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Saturday, April 24, 2010

CD Review: Keep of Kalessin - Reptilian

Keep of Kalessin - Reptilian
2010 Nuclear Blast
Ray Van Horn, Jr.



One of the best black and death metal hybrids in the world is Norway's Keep of Kalessin. If ever such a monolith of a band could be thought of as representative of the fantastical Hyborean Age of Conan, more specifically the cult of Thulsa Doom, this is your band.

What Obsidian C has accomplished after a failed launch in 1995 with Mayhem's Frost and Atilla is remarkable. Perhaps his time touring with Satyricon unleashed a capacity for finesse amidst brutality, but the later-reborn Keep of Kalessin is one of extreme metal's finest units. Their 2008 effort Kolossus may have taken their original cult of fans by surprise since the shift in songwriting was abrupt as it was triumphant. Kolossus reached for a less-strenuous, melodically-focused agitation beyond 2005's Armada and to more obvious measures, their earlier output, Through Times of War and Agnen: A Journey Through the Dark. It worked, suffice it to say.

Kolossus, simply put, was a breathtaking effort, within striking distance of the elegant artistry of Emperor, albeit Keep of Kalessin's approach is a bit different. With a tad more Darkthrone and Satyricon, Keep of Kalessin has always kept to their roots as much as they've strived to extend the sound of the genre. As of their newest album Reptilian, Keep of Kalessin shows even more moxy and stretches their parameters again.

Their blast beat inferno rhythms serves Keep of Kalessin well on Reptilian, a pounding, mythical ode to dragonfire. What's different this time around, at least for much of the ride, is Keep of Kalessin fuses more rock, power metal and prog in-between their riotous mayhem on Reptilian.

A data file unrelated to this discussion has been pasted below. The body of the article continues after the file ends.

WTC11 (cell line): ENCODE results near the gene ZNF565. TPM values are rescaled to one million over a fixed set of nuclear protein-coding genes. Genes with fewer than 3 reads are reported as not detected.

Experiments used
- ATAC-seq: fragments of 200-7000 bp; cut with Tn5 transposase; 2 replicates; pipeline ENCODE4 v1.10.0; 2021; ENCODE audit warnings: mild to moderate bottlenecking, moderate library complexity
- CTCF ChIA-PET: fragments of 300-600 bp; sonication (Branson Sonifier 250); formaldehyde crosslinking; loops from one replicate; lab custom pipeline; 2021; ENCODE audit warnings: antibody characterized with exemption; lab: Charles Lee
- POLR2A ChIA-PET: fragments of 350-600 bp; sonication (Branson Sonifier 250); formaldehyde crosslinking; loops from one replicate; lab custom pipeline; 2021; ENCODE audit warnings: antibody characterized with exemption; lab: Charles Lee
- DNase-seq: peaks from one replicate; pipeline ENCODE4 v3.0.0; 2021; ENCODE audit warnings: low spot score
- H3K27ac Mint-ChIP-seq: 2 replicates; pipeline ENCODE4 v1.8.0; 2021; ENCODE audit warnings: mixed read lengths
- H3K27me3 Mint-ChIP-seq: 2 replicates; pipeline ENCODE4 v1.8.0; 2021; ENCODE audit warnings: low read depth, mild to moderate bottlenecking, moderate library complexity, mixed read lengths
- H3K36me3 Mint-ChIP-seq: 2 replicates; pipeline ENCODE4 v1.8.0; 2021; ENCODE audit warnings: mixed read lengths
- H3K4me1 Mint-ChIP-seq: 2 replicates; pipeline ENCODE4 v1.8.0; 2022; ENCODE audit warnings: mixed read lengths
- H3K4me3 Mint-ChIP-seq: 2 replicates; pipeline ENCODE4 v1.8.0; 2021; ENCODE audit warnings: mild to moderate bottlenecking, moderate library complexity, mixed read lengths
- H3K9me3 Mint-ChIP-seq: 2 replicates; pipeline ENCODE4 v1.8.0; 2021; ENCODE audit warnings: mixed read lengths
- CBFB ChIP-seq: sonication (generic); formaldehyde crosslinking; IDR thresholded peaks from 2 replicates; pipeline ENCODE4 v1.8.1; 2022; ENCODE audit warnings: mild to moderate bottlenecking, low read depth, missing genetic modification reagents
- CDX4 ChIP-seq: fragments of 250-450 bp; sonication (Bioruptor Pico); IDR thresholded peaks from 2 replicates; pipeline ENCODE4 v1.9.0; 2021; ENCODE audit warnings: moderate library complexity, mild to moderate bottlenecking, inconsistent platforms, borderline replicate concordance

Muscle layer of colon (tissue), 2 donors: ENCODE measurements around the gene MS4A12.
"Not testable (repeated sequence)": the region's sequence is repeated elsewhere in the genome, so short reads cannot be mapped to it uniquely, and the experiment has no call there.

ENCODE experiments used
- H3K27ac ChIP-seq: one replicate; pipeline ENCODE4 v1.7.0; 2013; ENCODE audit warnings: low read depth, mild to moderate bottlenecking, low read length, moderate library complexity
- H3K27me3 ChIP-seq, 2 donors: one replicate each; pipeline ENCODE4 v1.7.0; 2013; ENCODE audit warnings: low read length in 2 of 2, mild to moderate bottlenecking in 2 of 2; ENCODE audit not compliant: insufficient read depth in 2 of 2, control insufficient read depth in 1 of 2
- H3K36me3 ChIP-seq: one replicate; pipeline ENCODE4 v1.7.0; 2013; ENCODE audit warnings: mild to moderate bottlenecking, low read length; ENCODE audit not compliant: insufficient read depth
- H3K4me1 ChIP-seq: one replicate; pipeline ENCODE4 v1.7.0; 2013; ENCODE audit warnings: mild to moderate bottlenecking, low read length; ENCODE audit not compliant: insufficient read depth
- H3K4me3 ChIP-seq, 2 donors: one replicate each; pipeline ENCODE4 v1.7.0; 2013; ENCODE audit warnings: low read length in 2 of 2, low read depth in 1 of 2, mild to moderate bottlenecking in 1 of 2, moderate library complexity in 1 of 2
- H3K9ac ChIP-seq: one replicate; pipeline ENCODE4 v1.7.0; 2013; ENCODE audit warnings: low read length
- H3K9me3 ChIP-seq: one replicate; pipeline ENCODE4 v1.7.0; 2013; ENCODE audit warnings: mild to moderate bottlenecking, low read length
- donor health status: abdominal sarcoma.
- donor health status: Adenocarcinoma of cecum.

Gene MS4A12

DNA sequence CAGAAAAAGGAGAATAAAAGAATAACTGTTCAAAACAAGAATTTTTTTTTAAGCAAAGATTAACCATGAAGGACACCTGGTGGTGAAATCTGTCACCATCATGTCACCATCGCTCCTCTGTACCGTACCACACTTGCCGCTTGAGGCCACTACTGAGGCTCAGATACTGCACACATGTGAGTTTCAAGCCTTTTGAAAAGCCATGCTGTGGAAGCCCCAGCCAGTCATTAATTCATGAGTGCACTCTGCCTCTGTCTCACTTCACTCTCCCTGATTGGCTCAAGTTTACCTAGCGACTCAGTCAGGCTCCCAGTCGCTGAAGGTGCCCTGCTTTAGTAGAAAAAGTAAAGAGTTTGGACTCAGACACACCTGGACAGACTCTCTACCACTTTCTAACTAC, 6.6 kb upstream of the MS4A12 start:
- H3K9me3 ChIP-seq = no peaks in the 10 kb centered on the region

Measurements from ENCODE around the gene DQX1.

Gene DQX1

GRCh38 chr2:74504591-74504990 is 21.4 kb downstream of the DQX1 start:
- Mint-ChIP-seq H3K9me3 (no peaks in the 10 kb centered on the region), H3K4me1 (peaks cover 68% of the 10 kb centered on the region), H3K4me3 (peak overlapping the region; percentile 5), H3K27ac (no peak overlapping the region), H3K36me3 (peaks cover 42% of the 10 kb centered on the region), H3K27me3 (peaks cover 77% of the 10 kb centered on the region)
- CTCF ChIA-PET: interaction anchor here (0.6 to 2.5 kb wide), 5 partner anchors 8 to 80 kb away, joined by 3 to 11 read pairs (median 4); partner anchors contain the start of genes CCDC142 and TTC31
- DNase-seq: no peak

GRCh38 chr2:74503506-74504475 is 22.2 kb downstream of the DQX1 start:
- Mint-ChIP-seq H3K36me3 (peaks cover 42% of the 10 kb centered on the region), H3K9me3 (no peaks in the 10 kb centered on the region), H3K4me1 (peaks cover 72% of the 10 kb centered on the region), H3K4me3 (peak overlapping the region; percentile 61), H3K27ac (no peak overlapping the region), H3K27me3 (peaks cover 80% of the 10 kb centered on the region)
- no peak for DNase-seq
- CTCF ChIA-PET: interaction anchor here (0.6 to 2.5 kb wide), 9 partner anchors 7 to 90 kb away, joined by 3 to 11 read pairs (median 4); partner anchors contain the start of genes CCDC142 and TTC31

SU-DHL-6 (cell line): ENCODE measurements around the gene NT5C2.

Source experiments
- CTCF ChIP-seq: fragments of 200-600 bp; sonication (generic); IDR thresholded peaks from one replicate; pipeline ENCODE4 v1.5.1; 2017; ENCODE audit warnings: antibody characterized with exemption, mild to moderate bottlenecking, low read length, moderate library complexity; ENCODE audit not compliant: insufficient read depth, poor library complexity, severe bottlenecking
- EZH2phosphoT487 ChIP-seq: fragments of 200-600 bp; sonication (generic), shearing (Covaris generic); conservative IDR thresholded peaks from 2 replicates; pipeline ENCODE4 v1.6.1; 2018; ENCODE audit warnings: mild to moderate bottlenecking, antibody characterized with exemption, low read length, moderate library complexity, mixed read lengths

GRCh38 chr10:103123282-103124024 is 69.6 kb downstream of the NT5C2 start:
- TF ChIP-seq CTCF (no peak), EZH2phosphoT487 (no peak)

The album cover is like an entrance sign to a rollercoaster and Reptilian would be a perfect attraction ride moniker. The opening number "Dragon Iconography" weaves an acoustic intro which then strikes a series of power chord tones and swirling synths. Don't shoot the messenger, but it sounds like Dokken or Keel in the beginning. It appears strategic on Keep of Kalessin's part, because "Dragon Iconography" then roars into action like the initial propulsion of a blast coaster and swims through corkscrews of blazing speed.

Reptilian embraces the fantasy element Obsidian C and his wolf pack is enamored with, though the first half of the album employs streamlined rock gorges through "Judgment" and the mid-tempo bop of "The Dragontower." Though "The Awakening" and "Leaving the Mortal Flesh" stamp down on the bpm pedals and Keep of Kalessin begins to lavish their velocity with grandeur as Kolossus did so brilliantly, there's an overall leanness to Reptilian.

You will hear more NWOBHM and classic heavy metal strikes abound in this album ("Dark As Moonless Night" especially carries a slow-grinding Priest and Slayer vibe) until Keep of Kalessin turns things up considerable notches on their couplet of mini epics "The Divine Land" and "Reptilian Majesty." Both are equal to the opulence of Kolossus and in some ways they take another evolutionary step up with fabulous clean vocal syncopation between Obsidian C and the band. The effect elevates the primal savagery Reptilian excavates into alluring aggression, and the choruses of "The Divine Land" are stunners. Stand ready to be wowed.

The shift from direct and blunt to tapestried and refined tells Reptilian's story like a metalhead's reinvention of Homer. Keep of Kalessin dares to concoct their charbroil with meaty hooks and sizzling guitar solos before gravitating back into Emperor territory with dizzying aplomb. On "Reptilian Majesty," a hypnotic electro trance and supplemental symphonics are Floydian in nature, particularly with the John Waters-esque solo afterwards. It worked for Nachtmystium; why not Keep of Kalessin? How about the Bach fugue segment immediately following before "Reptilian Majesty" reaches its blaring crescendo? The synth-splashed outro like a Goblins score, for that matter?

Kolossus is perhaps a mightier album overall than Reptilian, but Keep of Kalessin proves there's huge transcendence beyond Stygian whispers and serpent standards which slither throughout their craft and merely inspire other bands who haven't quite figured out the charm this band has mastered. They swoon as much as they punish and Reptilian is going to turn heads. Keep of Kalessin has evolved into one of the gutsiest bands out there and they're on a roll.

Rating: ****

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